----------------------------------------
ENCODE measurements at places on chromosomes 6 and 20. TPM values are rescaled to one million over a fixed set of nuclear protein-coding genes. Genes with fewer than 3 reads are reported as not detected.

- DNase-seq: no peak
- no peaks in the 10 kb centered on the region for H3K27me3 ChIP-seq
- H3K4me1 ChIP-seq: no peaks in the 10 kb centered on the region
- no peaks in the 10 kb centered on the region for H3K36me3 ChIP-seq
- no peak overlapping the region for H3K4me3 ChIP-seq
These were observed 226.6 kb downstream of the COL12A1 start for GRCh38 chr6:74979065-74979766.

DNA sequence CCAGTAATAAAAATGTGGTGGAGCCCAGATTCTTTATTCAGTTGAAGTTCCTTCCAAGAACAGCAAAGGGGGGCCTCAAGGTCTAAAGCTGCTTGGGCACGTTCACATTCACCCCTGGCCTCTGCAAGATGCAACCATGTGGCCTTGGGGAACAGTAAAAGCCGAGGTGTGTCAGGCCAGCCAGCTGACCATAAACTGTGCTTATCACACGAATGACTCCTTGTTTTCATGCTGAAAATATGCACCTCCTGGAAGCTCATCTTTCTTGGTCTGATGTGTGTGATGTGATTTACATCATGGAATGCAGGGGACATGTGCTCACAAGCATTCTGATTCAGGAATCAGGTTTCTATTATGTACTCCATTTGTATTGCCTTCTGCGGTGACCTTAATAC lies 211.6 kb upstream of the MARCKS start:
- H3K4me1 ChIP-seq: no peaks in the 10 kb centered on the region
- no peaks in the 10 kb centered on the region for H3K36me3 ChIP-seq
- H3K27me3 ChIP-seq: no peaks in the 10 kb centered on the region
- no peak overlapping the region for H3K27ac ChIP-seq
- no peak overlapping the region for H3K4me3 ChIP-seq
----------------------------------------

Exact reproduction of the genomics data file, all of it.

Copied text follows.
ENCODE measurements at places on chromosomes 6 and 20. TPM values are rescaled to one million over a fixed set of nuclear protein-coding genes. Genes with fewer than 3 reads are reported as not detected.

- DNase-seq: no peak
- no peaks in the 10 kb centered on the region for H3K27me3 ChIP-seq
- H3K4me1 ChIP-seq: no peaks in the 10 kb centered on the region
- no peaks in the 10 kb centered on the region for H3K36me3 ChIP-seq
- no peak overlapping the region for H3K4me3 ChIP-seq
These were observed 226.6 kb downstream of the COL12A1 start for GRCh38 chr6:74979065-74979766.

DNA sequence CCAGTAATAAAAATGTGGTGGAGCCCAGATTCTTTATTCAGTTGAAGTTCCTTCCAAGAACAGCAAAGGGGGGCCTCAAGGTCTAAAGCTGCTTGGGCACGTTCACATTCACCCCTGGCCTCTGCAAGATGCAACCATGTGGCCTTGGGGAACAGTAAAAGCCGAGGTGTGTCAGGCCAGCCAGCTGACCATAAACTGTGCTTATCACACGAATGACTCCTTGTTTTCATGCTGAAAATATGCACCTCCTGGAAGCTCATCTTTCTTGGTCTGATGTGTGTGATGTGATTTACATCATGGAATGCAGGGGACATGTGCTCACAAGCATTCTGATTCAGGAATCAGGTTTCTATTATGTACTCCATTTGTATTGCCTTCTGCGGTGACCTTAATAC lies 211.6 kb upstream of the MARCKS start:
- H3K4me1 ChIP-seq: no peaks in the 10 kb centered on the region
- no peaks in the 10 kb centered on the region for H3K36me3 ChIP-seq
- H3K27me3 ChIP-seq: no peaks in the 10 kb centered on the region
- no peak overlapping the region for H3K27ac ChIP-seq
- no peak overlapping the region for H3K4me3 ChIP-seq